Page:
{ 10 AGAIN }

BY LISA FISTER

 

The post ‘Musings of a 10 Year Old’ came at just the right time for me. My 10 year-old daughter brought home a fortune-teller just last week! Hers predicted that she would drive a Lamborghini, have one kid and live in Paris. Sometimes you don’t have to teach the important childhood traditions — they’re so good that they never die out.

Michelle, I envy your light and lively memories of being ten. I too have been thinking about life WAY back then — at ten. This special age, when you have new found freedoms of riding your bike a further distance from home and getting a Guinea Pig that is YOURS to care for and playing Sandy in slumber party productions of “Grease”. (The power of that movie cannot be denied.) But my memories of being ten mainly revolve around anguishing over friendships. I see that happening inside my daughter this very moment.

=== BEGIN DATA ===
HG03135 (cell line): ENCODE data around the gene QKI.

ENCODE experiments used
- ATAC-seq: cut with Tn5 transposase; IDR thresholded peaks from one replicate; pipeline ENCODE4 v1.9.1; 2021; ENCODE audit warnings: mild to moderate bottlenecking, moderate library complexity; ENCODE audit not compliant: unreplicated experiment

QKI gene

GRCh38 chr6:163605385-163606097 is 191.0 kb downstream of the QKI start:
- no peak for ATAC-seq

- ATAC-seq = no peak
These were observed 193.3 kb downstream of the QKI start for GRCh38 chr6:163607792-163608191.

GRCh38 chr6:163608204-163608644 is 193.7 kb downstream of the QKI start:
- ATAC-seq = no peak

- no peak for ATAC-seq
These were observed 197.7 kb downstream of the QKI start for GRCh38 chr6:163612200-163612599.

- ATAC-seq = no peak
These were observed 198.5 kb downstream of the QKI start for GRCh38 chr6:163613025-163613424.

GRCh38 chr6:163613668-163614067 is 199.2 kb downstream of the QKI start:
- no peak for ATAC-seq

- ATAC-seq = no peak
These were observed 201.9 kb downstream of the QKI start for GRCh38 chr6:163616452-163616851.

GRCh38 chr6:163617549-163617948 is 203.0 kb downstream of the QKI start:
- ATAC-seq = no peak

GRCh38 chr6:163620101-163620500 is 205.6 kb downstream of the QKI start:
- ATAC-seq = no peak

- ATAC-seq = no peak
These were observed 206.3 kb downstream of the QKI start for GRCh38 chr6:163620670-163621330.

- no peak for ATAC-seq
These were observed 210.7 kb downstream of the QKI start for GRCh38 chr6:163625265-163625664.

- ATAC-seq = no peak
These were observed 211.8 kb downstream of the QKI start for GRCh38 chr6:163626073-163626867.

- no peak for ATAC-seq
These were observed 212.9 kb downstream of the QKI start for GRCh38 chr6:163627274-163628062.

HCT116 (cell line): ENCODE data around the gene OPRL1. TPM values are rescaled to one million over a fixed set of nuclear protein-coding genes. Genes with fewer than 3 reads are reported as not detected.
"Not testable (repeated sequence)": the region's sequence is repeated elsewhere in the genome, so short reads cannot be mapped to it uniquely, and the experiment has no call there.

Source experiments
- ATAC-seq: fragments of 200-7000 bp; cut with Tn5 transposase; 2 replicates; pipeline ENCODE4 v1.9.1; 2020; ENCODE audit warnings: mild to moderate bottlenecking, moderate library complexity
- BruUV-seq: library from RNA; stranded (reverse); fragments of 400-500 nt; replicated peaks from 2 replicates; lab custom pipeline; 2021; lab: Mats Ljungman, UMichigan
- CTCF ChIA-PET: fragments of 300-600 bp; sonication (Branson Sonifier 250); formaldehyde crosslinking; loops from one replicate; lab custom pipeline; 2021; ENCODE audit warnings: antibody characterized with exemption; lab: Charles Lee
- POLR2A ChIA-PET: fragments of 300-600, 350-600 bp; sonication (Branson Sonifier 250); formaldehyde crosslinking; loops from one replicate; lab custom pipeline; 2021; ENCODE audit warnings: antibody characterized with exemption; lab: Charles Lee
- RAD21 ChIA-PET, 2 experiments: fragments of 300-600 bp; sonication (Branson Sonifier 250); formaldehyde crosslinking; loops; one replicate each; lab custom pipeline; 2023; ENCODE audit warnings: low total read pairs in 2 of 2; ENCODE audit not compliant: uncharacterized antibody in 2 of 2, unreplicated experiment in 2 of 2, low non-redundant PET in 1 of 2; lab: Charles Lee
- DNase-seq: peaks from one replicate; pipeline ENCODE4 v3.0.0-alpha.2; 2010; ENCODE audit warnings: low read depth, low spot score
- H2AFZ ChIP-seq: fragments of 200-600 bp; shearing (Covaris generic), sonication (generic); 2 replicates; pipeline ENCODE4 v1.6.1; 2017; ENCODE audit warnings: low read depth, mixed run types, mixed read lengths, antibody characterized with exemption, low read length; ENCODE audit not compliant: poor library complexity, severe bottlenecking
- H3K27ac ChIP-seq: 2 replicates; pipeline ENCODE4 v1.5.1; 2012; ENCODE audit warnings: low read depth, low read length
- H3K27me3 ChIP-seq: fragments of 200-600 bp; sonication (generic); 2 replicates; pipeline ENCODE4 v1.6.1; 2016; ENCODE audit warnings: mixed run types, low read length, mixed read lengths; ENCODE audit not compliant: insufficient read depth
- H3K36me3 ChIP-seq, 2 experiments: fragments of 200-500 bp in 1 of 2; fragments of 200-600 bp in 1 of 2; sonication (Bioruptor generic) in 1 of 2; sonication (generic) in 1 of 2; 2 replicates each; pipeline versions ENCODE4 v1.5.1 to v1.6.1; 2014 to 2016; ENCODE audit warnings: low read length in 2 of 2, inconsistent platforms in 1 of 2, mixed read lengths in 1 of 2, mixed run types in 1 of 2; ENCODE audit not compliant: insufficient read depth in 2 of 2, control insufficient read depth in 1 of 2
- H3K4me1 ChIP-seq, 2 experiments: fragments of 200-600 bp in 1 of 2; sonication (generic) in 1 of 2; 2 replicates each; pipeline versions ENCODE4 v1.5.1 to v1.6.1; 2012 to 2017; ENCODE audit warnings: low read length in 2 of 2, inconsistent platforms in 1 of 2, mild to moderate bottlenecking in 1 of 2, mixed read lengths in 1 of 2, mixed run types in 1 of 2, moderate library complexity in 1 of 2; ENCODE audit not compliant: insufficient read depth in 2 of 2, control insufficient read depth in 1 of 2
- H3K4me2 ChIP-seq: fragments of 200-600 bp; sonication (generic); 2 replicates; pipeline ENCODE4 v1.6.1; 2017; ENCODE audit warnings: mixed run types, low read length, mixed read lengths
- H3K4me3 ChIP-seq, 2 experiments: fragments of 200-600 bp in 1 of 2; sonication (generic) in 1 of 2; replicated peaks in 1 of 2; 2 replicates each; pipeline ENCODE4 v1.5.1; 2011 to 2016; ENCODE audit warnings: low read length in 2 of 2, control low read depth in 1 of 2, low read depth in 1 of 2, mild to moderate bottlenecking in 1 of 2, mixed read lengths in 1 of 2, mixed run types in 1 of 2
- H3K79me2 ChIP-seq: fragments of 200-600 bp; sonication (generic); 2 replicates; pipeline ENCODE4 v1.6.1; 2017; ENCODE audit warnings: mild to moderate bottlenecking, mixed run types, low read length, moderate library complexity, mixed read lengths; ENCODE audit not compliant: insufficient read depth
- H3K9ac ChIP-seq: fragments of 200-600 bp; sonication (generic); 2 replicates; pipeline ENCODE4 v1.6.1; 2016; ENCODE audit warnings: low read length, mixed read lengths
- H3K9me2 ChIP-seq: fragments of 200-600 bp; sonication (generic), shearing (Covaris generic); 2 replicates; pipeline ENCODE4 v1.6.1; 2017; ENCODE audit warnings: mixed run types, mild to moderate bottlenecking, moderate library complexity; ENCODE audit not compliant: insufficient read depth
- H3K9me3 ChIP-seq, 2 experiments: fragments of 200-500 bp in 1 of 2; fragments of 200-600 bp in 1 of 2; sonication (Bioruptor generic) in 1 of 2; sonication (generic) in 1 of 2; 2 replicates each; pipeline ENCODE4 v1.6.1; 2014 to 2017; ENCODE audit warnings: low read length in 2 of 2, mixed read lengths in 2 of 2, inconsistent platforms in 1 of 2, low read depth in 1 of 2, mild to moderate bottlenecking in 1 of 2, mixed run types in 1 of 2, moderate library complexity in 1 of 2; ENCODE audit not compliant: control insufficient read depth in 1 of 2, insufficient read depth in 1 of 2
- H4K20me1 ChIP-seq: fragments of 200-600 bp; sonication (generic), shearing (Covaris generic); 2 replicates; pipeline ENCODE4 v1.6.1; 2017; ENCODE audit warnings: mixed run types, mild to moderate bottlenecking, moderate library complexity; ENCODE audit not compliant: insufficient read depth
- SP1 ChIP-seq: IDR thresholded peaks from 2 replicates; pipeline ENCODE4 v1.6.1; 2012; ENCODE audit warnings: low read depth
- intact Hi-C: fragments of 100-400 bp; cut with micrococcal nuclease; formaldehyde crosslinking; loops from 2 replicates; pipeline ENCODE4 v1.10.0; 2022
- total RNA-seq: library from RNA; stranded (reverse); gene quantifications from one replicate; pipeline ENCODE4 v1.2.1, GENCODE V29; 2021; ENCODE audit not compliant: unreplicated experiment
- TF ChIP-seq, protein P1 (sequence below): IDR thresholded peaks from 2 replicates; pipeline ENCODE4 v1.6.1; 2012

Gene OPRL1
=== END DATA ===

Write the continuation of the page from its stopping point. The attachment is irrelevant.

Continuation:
How do you know who your friends are? What is it to be a good friend?
 
At ten is when I walked out on my friends. I pulled my desk away in the classroom. I sat alone at lunch. I stopped going to slumber parties. Why? Because I could not resolve the contradictions within my particular group of friends. A group where girls were best friends one minute and sworn enemies the next. Up was down and down was up. A group that you can find in any elementary school at any point in history. And if you think it doesn’t exist in your child’s school, just wait. It will. Because this group (I now realize) is as timeless and inevitable as puberty.
 
Fast forward to my 10 year-old daughter, who said (just yesterday), “I need to get all new friends.” Oh, honey… being ten can be tough.
 
Maybe tonight I’ll sneak into her room and replace her fortune-teller with a version based in reality. It’ll predict that she will have friends who mess up and that she herself will mess up as a friend. It’ll predict that she will learn to forgive and learn to communicate better and learn when take care of herself by NOT trying to fix other people. It’ll predict that this will be harder than it should be, but that she will get through it.
 
And then she will be eleven.

 

nora lisa

 

nora snow

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